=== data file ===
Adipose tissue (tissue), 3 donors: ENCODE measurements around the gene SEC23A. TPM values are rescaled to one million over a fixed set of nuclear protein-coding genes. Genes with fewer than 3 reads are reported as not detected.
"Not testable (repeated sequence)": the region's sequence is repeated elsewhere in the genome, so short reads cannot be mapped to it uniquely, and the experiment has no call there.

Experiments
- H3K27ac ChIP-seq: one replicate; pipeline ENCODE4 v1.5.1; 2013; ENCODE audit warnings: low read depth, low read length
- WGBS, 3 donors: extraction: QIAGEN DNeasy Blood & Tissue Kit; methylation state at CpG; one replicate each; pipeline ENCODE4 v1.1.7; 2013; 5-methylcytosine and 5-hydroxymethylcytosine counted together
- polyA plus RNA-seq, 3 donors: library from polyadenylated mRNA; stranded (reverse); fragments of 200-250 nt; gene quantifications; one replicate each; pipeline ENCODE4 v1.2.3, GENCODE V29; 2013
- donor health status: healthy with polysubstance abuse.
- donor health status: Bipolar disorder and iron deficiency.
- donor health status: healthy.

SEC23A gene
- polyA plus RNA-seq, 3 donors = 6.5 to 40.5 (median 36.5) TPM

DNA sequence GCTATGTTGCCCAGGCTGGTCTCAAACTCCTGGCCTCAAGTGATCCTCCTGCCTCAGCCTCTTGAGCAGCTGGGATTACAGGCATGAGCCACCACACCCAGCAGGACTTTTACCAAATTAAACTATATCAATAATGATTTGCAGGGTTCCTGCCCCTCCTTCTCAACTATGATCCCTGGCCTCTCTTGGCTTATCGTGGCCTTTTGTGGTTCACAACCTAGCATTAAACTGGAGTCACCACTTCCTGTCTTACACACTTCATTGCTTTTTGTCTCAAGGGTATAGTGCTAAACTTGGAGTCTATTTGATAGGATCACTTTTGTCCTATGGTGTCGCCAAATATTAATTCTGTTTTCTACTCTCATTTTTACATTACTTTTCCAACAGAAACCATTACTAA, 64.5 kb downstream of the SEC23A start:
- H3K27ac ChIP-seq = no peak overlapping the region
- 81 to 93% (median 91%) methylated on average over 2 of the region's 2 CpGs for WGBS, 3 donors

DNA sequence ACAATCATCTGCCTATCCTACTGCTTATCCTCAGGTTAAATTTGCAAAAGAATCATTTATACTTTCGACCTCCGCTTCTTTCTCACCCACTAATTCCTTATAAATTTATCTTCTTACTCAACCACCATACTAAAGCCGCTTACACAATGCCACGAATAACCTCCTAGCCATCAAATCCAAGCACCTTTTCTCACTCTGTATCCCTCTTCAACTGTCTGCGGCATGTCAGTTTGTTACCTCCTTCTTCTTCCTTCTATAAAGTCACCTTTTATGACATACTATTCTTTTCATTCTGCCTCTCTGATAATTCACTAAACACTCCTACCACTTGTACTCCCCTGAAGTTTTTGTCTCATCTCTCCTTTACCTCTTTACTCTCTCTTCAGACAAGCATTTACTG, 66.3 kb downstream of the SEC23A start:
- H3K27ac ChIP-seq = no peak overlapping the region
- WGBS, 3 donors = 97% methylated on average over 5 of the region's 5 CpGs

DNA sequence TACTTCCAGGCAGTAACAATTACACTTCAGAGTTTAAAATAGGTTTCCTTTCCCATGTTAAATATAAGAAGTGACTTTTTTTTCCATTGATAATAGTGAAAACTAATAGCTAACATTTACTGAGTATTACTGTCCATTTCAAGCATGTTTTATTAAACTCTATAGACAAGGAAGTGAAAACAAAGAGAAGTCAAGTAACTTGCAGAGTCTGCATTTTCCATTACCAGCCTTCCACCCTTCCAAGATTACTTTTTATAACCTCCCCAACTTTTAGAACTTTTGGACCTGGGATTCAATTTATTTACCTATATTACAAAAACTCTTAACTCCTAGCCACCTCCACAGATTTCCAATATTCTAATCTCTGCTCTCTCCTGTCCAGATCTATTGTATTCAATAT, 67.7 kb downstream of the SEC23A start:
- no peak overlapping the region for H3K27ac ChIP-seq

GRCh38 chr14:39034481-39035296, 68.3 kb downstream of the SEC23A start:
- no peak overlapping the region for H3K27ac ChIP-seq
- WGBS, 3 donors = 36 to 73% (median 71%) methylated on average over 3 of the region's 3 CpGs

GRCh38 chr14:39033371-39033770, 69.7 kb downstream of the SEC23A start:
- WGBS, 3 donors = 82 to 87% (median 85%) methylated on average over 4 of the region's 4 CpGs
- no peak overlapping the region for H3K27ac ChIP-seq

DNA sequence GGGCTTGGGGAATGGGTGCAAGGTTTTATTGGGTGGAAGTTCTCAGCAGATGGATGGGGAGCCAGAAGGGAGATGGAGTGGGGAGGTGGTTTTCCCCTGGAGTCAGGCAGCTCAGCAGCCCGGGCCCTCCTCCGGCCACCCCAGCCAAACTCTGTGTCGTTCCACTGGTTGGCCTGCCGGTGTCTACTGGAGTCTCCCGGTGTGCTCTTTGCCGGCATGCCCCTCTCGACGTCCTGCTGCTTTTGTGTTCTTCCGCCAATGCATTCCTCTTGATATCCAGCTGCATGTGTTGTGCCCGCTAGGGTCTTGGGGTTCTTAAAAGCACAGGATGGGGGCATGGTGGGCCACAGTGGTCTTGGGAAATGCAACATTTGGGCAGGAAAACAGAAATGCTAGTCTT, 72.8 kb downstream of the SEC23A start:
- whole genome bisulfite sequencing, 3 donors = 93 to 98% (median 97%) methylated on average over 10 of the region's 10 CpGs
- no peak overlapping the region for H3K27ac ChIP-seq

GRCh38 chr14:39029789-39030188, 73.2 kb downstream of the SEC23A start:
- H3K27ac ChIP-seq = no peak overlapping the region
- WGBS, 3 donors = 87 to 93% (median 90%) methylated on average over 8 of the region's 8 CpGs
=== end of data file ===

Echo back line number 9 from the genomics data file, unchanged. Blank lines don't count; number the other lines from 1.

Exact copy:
- donor health status: healthy.